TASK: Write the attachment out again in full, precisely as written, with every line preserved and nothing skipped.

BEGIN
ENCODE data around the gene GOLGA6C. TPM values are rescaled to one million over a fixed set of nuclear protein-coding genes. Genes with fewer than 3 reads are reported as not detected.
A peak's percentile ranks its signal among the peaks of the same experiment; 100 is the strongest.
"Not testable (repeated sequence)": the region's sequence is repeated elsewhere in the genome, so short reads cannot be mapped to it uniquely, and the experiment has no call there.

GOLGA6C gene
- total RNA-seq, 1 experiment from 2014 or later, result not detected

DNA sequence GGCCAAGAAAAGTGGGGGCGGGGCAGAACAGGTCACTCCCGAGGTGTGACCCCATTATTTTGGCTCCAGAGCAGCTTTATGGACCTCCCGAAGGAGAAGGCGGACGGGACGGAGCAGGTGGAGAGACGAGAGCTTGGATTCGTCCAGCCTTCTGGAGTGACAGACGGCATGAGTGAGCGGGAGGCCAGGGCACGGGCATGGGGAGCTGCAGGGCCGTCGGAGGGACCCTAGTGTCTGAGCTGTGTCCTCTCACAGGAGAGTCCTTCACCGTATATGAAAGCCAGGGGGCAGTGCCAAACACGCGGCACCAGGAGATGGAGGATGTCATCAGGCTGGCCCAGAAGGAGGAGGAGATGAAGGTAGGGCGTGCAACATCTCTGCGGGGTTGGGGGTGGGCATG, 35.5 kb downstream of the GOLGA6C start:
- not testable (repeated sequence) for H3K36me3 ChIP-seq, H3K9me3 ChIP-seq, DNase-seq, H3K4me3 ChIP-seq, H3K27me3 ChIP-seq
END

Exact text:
ENCODE data around the gene GOLGA6C. TPM values are rescaled to one million over a fixed set of nuclear protein-coding genes. Genes with fewer than 3 reads are reported as not detected.
A peak's percentile ranks its signal among the peaks of the same experiment; 100 is the strongest.
"Not testable (repeated sequence)": the region's sequence is repeated elsewhere in the genome, so short reads cannot be mapped to it uniquely, and the experiment has no call there.

GOLGA6C gene
- total RNA-seq, 1 experiment from 2014 or later, result not detected

DNA sequence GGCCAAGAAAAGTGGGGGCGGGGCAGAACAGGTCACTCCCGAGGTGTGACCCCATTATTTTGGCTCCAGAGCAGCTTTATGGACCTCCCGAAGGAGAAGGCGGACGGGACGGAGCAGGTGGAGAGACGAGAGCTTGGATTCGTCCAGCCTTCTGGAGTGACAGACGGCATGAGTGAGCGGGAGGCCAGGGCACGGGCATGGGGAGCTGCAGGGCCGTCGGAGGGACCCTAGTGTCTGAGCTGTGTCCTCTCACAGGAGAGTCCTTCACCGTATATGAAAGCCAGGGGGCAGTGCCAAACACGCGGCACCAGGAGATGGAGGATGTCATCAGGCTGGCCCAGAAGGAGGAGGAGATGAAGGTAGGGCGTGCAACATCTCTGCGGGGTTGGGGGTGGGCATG, 35.5 kb downstream of the GOLGA6C start:
- not testable (repeated sequence) for H3K36me3 ChIP-seq, H3K9me3 ChIP-seq, DNase-seq, H3K4me3 ChIP-seq, H3K27me3 ChIP-seq